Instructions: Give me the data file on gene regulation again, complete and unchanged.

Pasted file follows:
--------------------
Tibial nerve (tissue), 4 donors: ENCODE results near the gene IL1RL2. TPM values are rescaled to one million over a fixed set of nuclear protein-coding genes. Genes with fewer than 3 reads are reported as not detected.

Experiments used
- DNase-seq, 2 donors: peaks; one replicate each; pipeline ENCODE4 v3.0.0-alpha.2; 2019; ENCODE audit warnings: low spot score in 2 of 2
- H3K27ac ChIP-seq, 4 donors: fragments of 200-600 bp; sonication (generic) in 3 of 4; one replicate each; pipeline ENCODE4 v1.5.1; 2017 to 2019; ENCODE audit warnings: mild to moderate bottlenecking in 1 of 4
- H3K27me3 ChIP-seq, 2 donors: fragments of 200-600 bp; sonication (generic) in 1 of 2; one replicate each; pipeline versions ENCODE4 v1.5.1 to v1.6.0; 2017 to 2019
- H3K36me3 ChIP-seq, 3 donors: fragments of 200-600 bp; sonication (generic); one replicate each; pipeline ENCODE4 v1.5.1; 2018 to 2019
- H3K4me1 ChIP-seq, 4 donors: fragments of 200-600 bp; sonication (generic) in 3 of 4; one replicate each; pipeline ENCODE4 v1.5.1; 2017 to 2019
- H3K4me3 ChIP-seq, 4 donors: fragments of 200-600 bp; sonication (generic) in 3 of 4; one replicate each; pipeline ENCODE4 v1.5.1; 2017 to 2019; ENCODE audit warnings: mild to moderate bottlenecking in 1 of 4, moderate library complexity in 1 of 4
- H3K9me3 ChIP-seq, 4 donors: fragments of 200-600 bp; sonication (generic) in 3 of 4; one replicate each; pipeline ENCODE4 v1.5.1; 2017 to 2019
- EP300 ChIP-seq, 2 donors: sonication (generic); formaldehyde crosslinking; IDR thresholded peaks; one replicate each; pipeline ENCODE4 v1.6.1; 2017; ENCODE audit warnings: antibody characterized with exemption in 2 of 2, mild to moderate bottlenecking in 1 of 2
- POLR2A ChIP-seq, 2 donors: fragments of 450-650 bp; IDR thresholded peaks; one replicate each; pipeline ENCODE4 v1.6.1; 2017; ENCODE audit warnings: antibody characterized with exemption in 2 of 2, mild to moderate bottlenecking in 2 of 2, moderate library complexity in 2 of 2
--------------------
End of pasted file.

Tibial nerve (tissue), 4 donors: ENCODE results near the gene IL1RL2. TPM values are rescaled to one million over a fixed set of nuclear protein-coding genes. Genes with fewer than 3 reads are reported as not detected.

Experiments used
- DNase-seq, 2 donors: peaks; one replicate each; pipeline ENCODE4 v3.0.0-alpha.2; 2019; ENCODE audit warnings: low spot score in 2 of 2
- H3K27ac ChIP-seq, 4 donors: fragments of 200-600 bp; sonication (generic) in 3 of 4; one replicate each; pipeline ENCODE4 v1.5.1; 2017 to 2019; ENCODE audit warnings: mild to moderate bottlenecking in 1 of 4
- H3K27me3 ChIP-seq, 2 donors: fragments of 200-600 bp; sonication (generic) in 1 of 2; one replicate each; pipeline versions ENCODE4 v1.5.1 to v1.6.0; 2017 to 2019
- H3K36me3 ChIP-seq, 3 donors: fragments of 200-600 bp; sonication (generic); one replicate each; pipeline ENCODE4 v1.5.1; 2018 to 2019
- H3K4me1 ChIP-seq, 4 donors: fragments of 200-600 bp; sonication (generic) in 3 of 4; one replicate each; pipeline ENCODE4 v1.5.1; 2017 to 2019
- H3K4me3 ChIP-seq, 4 donors: fragments of 200-600 bp; sonication (generic) in 3 of 4; one replicate each; pipeline ENCODE4 v1.5.1; 2017 to 2019; ENCODE audit warnings: mild to moderate bottlenecking in 1 of 4, moderate library complexity in 1 of 4
- H3K9me3 ChIP-seq, 4 donors: fragments of 200-600 bp; sonication (generic) in 3 of 4; one replicate each; pipeline ENCODE4 v1.5.1; 2017 to 2019
- EP300 ChIP-seq, 2 donors: sonication (generic); formaldehyde crosslinking; IDR thresholded peaks; one replicate each; pipeline ENCODE4 v1.6.1; 2017; ENCODE audit warnings: antibody characterized with exemption in 2 of 2, mild to moderate bottlenecking in 1 of 2
- POLR2A ChIP-seq, 2 donors: fragments of 450-650 bp; IDR thresholded peaks; one replicate each; pipeline ENCODE4 v1.6.1; 2017; ENCODE audit warnings: antibody characterized with exemption in 2 of 2, mild to moderate bottlenecking in 2 of 2, moderate library complexity in 2 of 2